Developing cooling therapy for newborns
Each year, almost a million newborn babies worldwide will lose their lives after suffering brain injury due to oxygen shortage. Until recently there haven’t been any specific treatments to prevent this damage but a groundbreaking cooling therapy is changing that.
A baby is cooled by a few degrees with a purpose-made cap or with a special blanket or mattress, then gradually warmed again after two or three days. By cooling the body to reduce brain temperature, doctors can alter the chemical processes that lead to brain damage. This breakthrough therapy is the product of a 20-year programme of research to which Action Medical Research contributed through key projects funded in the 1990s and 2000s. Vital research supported by the charity was conducted by Professor John Wyatt and colleagues at University College London. They carried out fundamental laboratory work on cooling and developed techniques for measuring brain temperature and for identifying babies that would potentially benefit from cooling.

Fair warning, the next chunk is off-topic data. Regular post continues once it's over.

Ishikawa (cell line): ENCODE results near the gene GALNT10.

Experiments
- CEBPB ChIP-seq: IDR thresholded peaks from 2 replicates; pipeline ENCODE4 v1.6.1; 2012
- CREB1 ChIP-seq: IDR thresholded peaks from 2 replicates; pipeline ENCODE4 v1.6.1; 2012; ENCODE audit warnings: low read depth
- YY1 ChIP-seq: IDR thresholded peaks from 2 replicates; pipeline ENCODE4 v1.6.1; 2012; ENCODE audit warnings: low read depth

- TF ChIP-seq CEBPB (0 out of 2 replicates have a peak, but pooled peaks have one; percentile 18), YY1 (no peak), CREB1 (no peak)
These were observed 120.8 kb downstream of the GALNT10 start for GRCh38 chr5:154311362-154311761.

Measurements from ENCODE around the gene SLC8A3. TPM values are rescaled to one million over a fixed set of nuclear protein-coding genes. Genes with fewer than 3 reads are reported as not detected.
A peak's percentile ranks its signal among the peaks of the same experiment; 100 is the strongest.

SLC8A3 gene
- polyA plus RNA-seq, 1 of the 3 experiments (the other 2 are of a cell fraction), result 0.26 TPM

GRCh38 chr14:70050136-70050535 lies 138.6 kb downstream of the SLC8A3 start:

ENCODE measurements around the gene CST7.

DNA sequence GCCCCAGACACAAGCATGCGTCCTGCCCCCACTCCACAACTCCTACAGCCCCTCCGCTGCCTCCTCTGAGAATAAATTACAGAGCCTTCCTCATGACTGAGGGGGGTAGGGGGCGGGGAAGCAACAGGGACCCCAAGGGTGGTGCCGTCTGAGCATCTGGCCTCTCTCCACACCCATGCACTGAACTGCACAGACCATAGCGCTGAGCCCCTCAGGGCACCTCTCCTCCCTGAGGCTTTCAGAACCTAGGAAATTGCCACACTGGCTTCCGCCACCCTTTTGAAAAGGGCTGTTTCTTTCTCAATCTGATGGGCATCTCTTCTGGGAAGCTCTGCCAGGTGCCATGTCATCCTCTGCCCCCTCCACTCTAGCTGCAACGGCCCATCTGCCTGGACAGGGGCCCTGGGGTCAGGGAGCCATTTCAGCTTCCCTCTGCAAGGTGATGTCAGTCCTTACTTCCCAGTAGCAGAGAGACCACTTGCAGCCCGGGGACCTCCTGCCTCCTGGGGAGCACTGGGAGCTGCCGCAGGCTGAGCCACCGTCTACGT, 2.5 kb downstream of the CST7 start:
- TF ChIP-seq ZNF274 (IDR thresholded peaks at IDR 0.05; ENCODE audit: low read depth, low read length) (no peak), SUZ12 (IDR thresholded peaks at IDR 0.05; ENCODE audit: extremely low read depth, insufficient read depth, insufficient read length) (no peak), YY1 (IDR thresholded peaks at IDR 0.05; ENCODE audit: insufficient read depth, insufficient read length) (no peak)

Their work was of central importance in the development of clinical trials of cooling in newborns. In conjunction with this work, the team participated in the international CoolCap trial, the first published major trial to show a benefit. Over the last decade, the results from clinical trials have built up powerful evidence supporting the safety and efficacy of cooling which is being adopted in UK hospitals following NICE guidance in 2010.